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TRAVELERS Review

Netflix launched a new series today called TRAVELERS. Set in the present day, it involves a group of people from the future who travel (of course) back in time to inhabit the recently deceased’s bodies. They say they have come back to save humanity, and since they are the protagonists and aren’t just killing people, it makes sense to believe them. But they are very mysterious about their mission, so it’s hard to know exactly what is true in this world.

The central cast is made up of six players. Three of them aren’t great. Carly (Nesta Cooper, Heroes Reborn) is a mother whose baby daddy is an abusive drunk. Trevor (Jared Abrahamson, Awkward.) is a high school student who prefers fighting to school work. Philip (Reilly Dolman, Percy Jackson & the Olympians: The Lightning Thief”) is a drug addict living in a crack house. None of these characters prove all that interesting, and none of the performances are very memorable. The future people chose poorly with these three, any of whom could be taken out at any time and it wouldn’t hurt the show.

However, the first woman we see, Marcy (MacKenzie Porter, Hell on Wheels), is far more interesting. Mentally disabled, Marcy is ‘cured’ over night when her body is taken, which not only shows us some of the rules of TRAVELERS, but also the limits of the heroes. While Marcy is not someone who makes a huge impact on the world prior to this event, her caring social worker, David (Patrick Gilmore, SGU Stargate Universe), helps flesh her out, and she is given an interesting plot line. Whenever the focus shifted to the others, I kept wishing for Marcy to return.

Finishing off the sextet is the investigator who starts looking into the strange things surrounding these people, Grant MacLaren (Eric McCormack, Will & Grace, Perception). I admit, I thought I had Grant figured out just a couple of minutes into TRAVELERS, and I found the character relatively boring. However, a twist late in the premiere ratchets up his importance and role, which immediately improves both the show and his part in it.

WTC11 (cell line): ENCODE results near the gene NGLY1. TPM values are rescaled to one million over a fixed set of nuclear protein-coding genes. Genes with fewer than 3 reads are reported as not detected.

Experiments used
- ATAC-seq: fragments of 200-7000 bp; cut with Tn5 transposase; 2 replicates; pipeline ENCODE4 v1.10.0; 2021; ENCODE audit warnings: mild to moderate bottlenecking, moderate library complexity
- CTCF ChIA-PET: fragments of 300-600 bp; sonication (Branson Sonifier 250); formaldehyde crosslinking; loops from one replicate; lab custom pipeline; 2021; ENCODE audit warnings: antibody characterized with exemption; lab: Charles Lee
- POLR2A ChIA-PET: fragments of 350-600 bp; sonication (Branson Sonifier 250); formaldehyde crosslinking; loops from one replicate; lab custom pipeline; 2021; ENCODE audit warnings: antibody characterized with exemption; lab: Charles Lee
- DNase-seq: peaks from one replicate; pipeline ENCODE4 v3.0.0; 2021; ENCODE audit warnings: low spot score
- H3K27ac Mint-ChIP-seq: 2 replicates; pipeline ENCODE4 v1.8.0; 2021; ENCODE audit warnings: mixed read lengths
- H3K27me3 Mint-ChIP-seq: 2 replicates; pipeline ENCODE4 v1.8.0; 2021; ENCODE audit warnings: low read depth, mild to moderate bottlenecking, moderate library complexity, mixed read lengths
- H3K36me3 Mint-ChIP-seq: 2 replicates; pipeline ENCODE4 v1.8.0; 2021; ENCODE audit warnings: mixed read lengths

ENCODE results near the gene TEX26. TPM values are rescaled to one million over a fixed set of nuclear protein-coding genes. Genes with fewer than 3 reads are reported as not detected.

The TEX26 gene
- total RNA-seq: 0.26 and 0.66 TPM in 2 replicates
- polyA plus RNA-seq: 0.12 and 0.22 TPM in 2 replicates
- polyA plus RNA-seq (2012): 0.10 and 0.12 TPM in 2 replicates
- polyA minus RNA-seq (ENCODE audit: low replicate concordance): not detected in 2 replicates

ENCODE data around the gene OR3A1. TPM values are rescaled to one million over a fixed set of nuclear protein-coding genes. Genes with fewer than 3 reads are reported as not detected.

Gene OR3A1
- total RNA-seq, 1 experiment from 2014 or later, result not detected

Screeners were not made available for this one, so I’ve only seen the pilot, but the impression that I get is that it will be pretty standard, mid-level sci-fi fare. There is a larger story that seems interesting, but it also looks like a lot of the twelve episodes will probably be mainly self-contained stories, at least going by Wikipedia synopsis. The mystery feels forced, and the way the characters present it, I’m not even sure the writers knew where it was going at the start. For instance, Marcy says she can’t explain what she’s doing to David, but then seems to understand exactly what she’s doing later, which makes her seem less trustworthy than the rest of the episode paints her to be. This unevenness weakens the overall production.

There is hope, though. This is a joint production with a Canadian studio, and it seems to be somewhat in the vein of fellow Northern series Continuum. Continuum was never the best show on the air, but it was intriguing science fiction, better than a lot of shows, even if it wasn’t must-see. If TRAVELERS only reaches the level of Continuum, I’d be pretty satisfied, as I enjoyed that one quite a bit.

The problem it faces is that we are nearing peak television, with more than four hundred scripted series premiering in the United States this year. Being middle of the pack used to be good enough, but it’s not any more. TRAVELERS will likely have some very adoring fans, the people that this hits the sweet spot for, but it lacks the type of appeal that would pull it out of the typical genre fare, so it’s not likely to get beyond that, or make any lasting impression. Which could likely lead to a short run.

TRAVELERS’ entire first season is available now on Netflix.

TRAVELERS Review
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